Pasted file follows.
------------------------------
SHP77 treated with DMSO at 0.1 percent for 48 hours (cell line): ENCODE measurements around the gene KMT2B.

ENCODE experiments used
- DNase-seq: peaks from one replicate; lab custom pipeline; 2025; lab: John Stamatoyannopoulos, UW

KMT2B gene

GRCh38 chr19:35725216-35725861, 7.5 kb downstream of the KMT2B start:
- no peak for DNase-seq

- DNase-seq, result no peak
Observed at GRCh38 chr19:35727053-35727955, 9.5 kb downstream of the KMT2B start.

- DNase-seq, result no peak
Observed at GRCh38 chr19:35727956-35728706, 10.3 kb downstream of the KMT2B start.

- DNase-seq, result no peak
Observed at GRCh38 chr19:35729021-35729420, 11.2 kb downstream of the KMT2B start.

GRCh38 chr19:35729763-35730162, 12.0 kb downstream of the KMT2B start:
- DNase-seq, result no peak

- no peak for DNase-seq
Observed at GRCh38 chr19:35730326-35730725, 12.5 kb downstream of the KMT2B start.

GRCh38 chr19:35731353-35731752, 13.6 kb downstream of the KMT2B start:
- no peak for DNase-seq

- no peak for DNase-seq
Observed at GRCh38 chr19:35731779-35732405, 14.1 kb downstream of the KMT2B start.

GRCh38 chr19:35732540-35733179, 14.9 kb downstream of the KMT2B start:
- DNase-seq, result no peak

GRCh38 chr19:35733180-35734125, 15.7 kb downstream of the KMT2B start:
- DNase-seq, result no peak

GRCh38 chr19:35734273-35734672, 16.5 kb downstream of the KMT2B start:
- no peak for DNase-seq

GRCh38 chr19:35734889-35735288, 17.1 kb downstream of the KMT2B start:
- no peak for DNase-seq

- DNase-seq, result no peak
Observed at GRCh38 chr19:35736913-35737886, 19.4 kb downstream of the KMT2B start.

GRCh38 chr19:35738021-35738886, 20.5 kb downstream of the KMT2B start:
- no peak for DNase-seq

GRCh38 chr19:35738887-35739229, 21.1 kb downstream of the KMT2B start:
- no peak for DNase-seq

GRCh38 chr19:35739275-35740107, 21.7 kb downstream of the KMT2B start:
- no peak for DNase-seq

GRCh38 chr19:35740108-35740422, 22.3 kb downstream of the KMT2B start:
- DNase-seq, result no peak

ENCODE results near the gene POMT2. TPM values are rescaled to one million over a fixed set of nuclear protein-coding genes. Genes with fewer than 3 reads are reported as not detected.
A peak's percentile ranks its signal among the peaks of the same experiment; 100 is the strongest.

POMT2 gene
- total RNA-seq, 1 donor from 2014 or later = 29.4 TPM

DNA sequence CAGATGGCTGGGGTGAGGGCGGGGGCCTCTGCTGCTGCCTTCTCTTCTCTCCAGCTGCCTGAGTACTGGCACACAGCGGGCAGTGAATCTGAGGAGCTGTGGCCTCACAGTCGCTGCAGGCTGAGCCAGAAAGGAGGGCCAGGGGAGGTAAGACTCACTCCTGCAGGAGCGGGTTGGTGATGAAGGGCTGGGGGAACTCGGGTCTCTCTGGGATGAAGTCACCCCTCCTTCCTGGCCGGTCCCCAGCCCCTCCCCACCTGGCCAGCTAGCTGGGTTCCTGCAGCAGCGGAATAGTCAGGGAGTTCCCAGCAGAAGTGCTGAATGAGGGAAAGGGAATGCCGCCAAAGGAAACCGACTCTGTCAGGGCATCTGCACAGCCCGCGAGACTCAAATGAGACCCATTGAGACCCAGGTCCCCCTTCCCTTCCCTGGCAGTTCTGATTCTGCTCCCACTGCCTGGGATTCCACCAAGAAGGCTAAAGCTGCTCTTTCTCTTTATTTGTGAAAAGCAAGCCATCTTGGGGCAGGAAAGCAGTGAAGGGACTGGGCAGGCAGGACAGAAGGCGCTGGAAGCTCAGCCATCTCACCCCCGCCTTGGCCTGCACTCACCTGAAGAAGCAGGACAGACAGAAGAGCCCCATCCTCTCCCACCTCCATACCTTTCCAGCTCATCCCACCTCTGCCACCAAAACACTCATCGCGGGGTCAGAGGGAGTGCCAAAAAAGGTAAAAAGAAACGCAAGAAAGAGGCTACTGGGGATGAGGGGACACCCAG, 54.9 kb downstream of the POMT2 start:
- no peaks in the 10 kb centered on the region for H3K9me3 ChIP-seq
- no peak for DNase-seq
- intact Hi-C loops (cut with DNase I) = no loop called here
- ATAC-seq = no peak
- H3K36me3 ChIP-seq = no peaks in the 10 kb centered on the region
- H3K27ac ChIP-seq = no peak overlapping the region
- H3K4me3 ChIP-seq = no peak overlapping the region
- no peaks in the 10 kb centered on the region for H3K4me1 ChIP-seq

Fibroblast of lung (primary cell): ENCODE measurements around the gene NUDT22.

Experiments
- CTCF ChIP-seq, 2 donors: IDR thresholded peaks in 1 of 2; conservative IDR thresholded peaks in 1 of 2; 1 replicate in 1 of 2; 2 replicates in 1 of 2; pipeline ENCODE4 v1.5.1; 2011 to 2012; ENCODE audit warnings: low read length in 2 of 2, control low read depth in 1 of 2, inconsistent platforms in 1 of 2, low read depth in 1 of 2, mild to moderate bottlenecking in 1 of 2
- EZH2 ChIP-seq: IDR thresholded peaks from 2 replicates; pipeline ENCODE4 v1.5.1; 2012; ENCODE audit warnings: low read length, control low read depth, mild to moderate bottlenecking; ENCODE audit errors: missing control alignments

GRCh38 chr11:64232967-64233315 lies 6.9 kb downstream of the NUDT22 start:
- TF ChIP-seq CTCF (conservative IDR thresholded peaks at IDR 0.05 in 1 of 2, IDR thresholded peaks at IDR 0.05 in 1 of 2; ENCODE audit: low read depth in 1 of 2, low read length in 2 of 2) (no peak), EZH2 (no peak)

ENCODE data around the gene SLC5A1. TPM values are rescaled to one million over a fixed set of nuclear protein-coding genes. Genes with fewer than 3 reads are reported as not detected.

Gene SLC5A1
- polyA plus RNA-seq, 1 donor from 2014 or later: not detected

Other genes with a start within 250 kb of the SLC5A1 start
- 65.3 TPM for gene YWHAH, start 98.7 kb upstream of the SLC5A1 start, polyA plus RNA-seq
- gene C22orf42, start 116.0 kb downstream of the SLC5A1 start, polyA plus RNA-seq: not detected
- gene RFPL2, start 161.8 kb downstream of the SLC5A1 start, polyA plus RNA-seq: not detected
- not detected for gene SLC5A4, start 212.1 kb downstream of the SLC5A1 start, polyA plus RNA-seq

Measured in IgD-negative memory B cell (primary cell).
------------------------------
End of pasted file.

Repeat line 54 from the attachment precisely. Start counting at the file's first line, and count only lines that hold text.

- CTCF ChIP-seq, 2 donors: IDR thresholded peaks in 1 of 2; conservative IDR thresholded peaks in 1 of 2; 1 replicate in 1 of 2; 2 replicates in 1 of 2; pipeline ENCODE4 v1.5.1; 2011 to 2012; ENCODE audit warnings: low read length in 2 of 2, control low read depth in 1 of 2, inconsistent platforms in 1 of 2, low read depth in 1 of 2, mild to moderate bottlenecking in 1 of 2